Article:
ukraine shows just how dysfunctional is western me

  1. 4,434 Posts.
    I've shortened this article a bit to let readers get to the main points quicker. The full article may be read in
    Today's Age.
    I love the final paragraph.
    The West closes its eyes to the truth in Ukraine
    November 30, 2004

    Did you know enormous rallies have been held in Kiev in support of the Prime Minister, asks John Laughland.
    There was a time when the left was in favour of revolution, while the right stood unambiguously for the authority of the state. Not any more. In the past week, two British newspapers - the anti-Iraq war Independent and the pro-Iraq war Telegraph - excitedly announced a "revolution" in Ukraine, while stateside, the right-wing Washington Times welcomed "the people versus the power".

    Whether it is Albania in 1997, Serbia in 2000, Georgia last November or Ukraine now, the Western media regularly peddle the same fairytale about how youthful demonstrators manage to bring down an authoritarian regime, simply by attending a rock concert in a central square. Two million anti-war demonstrators can stream though the streets of London and be politically ignored, but a few tens of thousands in central Kiev are proclaimed to be "the people", while the Ukrainian police, courts and government institutions are discounted as instruments of oppression.

    The Western imagination is now so gripped by its own mythology of popular revolution that we have become dangerously tolerant of blatant double standards in media reporting. Enormous rallies have been held in Kiev in support of the Prime Minister, Viktor Yanukovich, but they are rarely shown on our TV screens: if their existence is admitted, Yanukovich supporters are denigrated as having been "bussed in". The demonstrations in favour of Viktor Yushchenko have laser lights, plasma screens, sophisticated sound systems, rock concerts, tents to camp in and huge quantities of orange clothing; yet we happily dupe ourselves that they are spontaneous.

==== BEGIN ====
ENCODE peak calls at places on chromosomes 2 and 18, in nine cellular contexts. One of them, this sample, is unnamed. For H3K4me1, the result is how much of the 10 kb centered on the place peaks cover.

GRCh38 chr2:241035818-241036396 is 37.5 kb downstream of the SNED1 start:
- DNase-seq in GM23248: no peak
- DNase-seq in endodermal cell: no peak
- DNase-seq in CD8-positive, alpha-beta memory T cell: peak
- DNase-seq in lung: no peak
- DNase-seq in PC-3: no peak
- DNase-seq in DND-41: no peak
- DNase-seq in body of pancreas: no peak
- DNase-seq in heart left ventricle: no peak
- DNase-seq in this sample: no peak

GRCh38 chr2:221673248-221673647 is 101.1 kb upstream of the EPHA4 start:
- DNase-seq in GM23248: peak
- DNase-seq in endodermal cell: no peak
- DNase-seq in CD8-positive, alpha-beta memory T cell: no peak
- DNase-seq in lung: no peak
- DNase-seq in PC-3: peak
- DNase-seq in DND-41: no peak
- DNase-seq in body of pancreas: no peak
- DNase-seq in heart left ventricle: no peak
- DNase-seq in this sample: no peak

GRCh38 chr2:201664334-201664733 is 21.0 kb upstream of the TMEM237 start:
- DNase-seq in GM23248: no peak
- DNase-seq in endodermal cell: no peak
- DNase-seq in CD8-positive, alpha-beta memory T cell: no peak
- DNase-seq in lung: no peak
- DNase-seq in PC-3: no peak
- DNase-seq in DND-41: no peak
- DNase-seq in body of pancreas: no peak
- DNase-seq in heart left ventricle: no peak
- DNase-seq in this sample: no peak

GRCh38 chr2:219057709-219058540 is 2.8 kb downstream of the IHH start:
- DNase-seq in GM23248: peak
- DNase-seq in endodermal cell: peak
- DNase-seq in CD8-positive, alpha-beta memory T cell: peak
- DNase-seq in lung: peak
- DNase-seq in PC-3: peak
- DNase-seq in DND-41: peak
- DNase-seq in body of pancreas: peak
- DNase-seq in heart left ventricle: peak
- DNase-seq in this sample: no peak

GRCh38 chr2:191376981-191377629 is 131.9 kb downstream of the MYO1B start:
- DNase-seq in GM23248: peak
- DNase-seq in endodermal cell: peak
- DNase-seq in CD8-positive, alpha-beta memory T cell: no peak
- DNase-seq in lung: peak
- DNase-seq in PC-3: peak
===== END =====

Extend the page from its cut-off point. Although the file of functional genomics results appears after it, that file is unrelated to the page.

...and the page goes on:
Or again, we are told that a 96 per cent turnout in Donetsk, the home town of Viktor Yanukovich, is proof of electoral fraud. But apparently turnouts of more than 80 per cent in areas that support Viktor Yushchenko are not. Nor are actual scores for Yushchenko of well over 90 per cent in three regions, which Yanukovich achieved in only two. And whereas Yanukovich's final official score was 54 per cent, the Western-backed President of Georgia, Mikhail Saakashvili, officially polled 96.24 per cent of the vote in his country in January. The observers who now denounce the Ukrainian election welcomed that result in Georgia, saying that it "brought the country closer to meeting international standards".

    We have become dangerously tolerant of blatant double standards in media reporting.

    Such dehumanisation of enemies has well-known antecedents - not least in Nazi-occupied Ukraine itself, when pre-emptive war was waged against the Red Plague emanating from Moscow - yet these posters have passed without comment.

    Pora continues to be presented as an innocent band of students having fun in spite of the fact that - like its sister organisations in Serbia and Georgia - Pora is an organisation created and financed by Washington.

    Voters in the United States, Britain and Australia have witnessed their governments lying brazenly about Iraq for more than a year in the run-up to war, and with impunity. This is an enormous dysfunction in our own so-called democratic system. Our tendency to paint political fantasies onto countries such as Ukraine that are tabula rasa for us, and to present the West as a fairy godmother swooping in to save the day, is not only a way to salve a guilty conscience about our own political shortcomings; it also blinds us to the reality of continued brazen Western intervention in the democratic politics of other countries.

    John Laughland is a trustee of and an associate of

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